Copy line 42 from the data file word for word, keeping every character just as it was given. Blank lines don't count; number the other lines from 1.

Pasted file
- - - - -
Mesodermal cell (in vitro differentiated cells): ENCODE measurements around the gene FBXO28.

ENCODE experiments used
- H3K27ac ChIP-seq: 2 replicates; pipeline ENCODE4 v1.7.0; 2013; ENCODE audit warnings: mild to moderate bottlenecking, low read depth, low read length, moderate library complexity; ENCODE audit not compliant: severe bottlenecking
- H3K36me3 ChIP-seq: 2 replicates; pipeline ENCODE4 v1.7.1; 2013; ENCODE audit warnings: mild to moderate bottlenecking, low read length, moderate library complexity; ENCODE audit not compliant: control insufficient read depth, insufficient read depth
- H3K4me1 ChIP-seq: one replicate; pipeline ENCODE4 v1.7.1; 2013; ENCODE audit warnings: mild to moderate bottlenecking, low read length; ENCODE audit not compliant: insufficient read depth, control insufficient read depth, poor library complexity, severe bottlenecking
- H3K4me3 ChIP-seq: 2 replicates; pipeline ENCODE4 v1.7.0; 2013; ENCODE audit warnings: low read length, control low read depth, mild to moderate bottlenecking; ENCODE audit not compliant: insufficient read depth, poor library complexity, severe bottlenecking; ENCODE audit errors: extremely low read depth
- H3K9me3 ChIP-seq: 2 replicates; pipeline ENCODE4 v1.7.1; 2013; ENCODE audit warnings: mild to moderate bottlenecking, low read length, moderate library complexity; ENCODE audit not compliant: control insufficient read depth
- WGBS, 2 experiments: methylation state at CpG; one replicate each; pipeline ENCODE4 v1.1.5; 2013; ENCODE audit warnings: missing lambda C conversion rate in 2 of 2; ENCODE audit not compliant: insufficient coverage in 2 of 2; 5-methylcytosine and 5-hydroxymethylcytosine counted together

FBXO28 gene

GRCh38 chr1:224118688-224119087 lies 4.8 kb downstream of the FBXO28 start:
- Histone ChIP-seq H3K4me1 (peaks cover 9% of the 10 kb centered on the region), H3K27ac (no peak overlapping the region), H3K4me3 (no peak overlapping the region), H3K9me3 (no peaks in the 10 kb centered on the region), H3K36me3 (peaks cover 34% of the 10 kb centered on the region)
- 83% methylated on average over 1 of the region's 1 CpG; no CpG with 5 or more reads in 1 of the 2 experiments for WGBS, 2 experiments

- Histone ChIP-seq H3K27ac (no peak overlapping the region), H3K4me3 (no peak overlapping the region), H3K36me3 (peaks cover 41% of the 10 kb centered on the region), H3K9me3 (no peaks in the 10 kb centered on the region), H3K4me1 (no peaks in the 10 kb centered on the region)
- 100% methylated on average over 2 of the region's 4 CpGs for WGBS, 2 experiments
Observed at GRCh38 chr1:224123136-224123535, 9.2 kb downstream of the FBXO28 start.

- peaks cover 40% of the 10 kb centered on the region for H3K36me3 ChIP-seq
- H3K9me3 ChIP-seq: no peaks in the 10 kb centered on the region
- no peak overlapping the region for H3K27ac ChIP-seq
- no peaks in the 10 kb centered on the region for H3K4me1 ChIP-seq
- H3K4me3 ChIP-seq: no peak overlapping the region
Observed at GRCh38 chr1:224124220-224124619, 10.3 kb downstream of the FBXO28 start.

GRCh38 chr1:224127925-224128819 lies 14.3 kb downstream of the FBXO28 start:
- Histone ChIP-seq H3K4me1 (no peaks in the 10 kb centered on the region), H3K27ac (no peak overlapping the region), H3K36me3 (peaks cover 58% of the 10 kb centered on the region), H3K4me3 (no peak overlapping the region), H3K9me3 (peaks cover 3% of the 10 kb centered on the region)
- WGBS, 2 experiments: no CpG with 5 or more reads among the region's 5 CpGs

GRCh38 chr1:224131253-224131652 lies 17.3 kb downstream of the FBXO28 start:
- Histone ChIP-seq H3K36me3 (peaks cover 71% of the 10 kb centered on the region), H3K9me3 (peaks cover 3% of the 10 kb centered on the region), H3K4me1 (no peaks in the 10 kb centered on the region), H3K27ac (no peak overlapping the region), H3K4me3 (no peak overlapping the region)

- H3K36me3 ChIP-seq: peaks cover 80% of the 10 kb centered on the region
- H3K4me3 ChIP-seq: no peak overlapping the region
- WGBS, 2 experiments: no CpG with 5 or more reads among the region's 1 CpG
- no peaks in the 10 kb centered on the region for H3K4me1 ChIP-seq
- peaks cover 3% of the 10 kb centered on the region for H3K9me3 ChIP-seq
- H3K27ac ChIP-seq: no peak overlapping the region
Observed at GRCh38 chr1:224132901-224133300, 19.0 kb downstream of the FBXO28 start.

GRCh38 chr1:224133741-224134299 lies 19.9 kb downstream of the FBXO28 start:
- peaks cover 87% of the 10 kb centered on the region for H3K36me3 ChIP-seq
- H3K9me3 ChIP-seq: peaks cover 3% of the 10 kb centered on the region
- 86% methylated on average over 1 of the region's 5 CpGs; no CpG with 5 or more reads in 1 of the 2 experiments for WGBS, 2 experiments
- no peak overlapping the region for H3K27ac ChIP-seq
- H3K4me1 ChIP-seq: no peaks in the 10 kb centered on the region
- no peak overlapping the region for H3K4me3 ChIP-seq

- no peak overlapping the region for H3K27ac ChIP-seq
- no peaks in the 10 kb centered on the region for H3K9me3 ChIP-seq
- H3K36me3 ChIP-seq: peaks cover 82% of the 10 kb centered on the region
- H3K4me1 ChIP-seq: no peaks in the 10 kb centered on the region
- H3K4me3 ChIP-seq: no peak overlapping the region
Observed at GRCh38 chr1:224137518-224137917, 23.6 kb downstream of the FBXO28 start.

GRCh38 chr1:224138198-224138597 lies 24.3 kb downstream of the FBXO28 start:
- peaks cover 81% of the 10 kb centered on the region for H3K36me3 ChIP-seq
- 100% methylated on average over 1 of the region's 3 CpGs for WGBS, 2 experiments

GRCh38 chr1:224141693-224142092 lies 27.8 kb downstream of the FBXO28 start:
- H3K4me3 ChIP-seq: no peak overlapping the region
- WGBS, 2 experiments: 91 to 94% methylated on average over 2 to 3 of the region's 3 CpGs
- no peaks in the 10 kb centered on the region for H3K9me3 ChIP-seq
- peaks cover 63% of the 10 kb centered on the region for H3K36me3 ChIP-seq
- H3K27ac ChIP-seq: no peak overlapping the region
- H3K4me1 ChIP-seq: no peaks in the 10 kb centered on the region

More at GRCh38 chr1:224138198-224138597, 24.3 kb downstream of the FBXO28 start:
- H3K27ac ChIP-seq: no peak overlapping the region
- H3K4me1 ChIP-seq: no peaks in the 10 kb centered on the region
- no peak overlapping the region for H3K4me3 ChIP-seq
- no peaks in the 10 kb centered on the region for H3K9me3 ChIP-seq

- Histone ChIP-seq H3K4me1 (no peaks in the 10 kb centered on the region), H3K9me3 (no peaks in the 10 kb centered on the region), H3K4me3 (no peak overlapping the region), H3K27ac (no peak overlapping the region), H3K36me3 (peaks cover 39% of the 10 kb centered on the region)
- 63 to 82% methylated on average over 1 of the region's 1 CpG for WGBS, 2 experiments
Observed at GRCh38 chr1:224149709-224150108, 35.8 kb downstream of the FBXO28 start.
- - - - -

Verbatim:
- no peaks in the 10 kb centered on the region for H3K9me3 ChIP-seq